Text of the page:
Picturing The Constitution
Open Call for Artists
Exhibition at the Old Stone House & Washington Park
Exhibition Curator: Katherine Gressel
SUBMISSION DEADLINE: May 15, 2023
EXHIBITION DATES: October 2023 – January 2024
This group exhibition invites artists to respond to an aspect of the Constitution of the United States, including its amendments and interpretations by the Supreme Court and various governing bodies throughout history. To what extent do these founding documents still serve us (equitably)? What could we add or amend?
In keeping with our ongoing Brooklyn Utopias series, we are also interested in dialogue around how the Constitution as written or modified could promote a more perfect society, and how the idea of Utopia has shifted throughout U.S. history. These topics are especially relevant as changes to the Supreme Court have sparked renewed debates over the Constitution’s intent, as well as dramatic changes in laws pertaining to reproductive, voting and gun rights and, potentially, many other areas of American life.
As we approach the 2024 presidential election, it is also an important time to reflect on the history and current state of democracy in America, our rights and responsibilities to our communities and country today, and the role of artists in depicting and facilitating these ideals.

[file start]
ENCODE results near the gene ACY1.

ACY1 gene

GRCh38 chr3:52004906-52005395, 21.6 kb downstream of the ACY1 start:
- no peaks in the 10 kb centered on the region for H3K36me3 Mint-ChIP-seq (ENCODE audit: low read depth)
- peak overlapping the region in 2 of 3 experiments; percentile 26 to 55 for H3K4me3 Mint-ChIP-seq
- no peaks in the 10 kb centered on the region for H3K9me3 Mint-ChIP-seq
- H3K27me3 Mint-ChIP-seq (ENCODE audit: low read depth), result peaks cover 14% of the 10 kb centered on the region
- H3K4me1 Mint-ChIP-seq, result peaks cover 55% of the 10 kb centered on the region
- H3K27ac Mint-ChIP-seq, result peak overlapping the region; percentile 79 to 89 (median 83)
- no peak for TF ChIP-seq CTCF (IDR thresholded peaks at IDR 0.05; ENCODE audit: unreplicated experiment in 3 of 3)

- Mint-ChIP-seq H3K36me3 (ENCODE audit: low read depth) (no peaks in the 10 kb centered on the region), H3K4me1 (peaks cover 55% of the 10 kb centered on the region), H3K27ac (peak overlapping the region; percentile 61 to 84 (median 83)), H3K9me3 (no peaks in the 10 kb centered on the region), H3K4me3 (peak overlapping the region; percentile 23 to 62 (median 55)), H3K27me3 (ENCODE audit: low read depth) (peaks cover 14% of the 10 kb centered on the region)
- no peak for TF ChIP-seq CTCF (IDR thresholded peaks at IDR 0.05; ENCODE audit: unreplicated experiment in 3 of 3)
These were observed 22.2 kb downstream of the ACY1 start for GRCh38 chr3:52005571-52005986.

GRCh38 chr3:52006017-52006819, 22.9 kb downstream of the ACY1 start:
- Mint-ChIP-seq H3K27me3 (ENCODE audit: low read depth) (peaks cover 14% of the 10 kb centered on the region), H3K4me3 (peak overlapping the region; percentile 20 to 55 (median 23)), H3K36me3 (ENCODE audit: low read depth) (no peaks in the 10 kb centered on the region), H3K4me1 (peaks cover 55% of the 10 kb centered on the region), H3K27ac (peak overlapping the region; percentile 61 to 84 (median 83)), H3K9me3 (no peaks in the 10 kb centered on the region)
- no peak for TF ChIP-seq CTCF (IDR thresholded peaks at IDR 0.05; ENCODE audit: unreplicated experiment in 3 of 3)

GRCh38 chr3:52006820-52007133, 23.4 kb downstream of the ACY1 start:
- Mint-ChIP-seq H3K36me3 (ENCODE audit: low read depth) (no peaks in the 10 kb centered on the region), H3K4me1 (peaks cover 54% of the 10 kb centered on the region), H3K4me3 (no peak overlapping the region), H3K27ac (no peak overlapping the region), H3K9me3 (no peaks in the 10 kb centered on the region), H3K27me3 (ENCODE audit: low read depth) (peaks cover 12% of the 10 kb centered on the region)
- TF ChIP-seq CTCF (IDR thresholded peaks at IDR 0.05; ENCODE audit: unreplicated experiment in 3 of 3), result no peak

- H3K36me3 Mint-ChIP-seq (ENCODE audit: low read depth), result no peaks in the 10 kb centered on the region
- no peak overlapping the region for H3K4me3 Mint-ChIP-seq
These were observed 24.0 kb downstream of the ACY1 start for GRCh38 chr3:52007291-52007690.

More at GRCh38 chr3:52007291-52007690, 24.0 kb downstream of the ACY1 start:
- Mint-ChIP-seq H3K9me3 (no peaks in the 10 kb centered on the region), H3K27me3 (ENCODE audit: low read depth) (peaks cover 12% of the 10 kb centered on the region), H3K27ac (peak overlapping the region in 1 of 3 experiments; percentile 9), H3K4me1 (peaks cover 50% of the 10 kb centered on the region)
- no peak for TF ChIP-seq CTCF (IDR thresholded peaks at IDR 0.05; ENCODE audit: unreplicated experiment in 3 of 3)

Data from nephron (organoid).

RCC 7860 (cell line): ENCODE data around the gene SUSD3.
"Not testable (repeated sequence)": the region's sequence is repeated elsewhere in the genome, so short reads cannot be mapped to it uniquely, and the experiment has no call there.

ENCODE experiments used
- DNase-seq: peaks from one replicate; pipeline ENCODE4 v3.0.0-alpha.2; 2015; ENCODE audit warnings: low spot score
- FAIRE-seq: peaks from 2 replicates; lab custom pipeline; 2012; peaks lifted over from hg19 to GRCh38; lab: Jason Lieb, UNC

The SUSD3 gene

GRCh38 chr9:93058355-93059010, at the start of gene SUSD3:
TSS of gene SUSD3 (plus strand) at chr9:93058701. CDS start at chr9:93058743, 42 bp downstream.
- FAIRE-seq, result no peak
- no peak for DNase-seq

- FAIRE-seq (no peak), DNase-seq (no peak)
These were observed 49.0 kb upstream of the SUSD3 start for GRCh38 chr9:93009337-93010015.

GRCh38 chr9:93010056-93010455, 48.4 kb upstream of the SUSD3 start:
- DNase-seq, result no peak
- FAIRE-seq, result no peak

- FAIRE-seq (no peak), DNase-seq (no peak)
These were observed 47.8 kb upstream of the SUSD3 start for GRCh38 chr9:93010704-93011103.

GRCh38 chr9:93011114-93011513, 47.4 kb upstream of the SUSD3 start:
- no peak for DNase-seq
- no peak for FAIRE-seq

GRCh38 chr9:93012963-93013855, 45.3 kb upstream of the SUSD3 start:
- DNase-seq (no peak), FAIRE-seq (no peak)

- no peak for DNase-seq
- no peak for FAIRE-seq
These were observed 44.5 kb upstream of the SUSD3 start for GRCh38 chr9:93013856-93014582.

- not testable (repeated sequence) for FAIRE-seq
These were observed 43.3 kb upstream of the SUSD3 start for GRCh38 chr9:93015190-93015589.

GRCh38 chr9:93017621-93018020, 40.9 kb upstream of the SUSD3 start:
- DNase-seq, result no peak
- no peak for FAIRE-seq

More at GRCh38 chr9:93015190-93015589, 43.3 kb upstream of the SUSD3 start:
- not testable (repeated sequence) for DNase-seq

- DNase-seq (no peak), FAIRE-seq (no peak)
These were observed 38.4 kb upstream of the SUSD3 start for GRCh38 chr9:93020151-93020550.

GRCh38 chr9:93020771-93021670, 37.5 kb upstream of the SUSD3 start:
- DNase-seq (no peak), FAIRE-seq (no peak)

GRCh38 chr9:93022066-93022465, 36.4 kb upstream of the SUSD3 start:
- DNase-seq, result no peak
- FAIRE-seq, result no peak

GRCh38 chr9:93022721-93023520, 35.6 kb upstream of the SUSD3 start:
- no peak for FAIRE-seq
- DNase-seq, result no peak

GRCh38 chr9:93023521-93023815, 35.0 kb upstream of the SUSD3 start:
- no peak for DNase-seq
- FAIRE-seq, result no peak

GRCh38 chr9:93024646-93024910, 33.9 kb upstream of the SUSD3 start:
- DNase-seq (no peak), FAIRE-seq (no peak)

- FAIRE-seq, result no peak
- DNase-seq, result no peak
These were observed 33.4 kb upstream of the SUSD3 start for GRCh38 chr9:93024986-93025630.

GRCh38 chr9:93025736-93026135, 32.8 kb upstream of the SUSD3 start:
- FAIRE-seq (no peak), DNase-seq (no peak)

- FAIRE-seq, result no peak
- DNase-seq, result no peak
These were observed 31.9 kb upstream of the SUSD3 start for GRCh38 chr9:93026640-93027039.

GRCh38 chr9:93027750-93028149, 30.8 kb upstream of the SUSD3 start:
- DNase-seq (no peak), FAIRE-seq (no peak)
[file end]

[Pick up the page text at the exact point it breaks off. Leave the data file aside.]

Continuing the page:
To inspire informed artistic responses to the Constitution, the Old Stone House will offer an online informational session prior to the submission deadline, including presentations by American art and constitutional historians. Date TBD, please check back here or join our mailing list for an update soon!
We plan to host an opening event that coincides with the annual Gowanus Open Studios, October 13-15. Artists and community organizations are also welcome to propose related public programs or performances.
Get inspired by Morgan O’Hara’s Handwriting the Constitution social art project!
ABOUT THE OLD STONE HOUSE:
As with all our exhibitions, we encourage projects that engage with the Old Stone House’s unique revolutionary and Indigenous history, and include the narratives of traditionally marginalized communities.
The Old Stone House (OSH) is a reconstructed Dutch colonial farmhouse located in Park Slope’s Washington Park/J.J. Byrne Playground. The playground and house restoration were first developed by Robert Moses in the 1930s, but the land surrounding the house made history long before then as the site of the 1776 Revolutionary War Battle of Brooklyn, and as a 19th Century Brooklyn Dodgers practice field.
OSH is at the crossroads of ancient Lenape roads, adjacent to the historic town of Marechkawick, and we acknowledge this land’s original inhabitants.
Today, OSH hosts history and environmental education programs as well as cultural and family events. Visit www.theoldstonehouse.org to learn more.
Projects in all media are welcome, though see “exhibit specifications” section below for more detail on the unique requirements of exhibiting in the OSH space.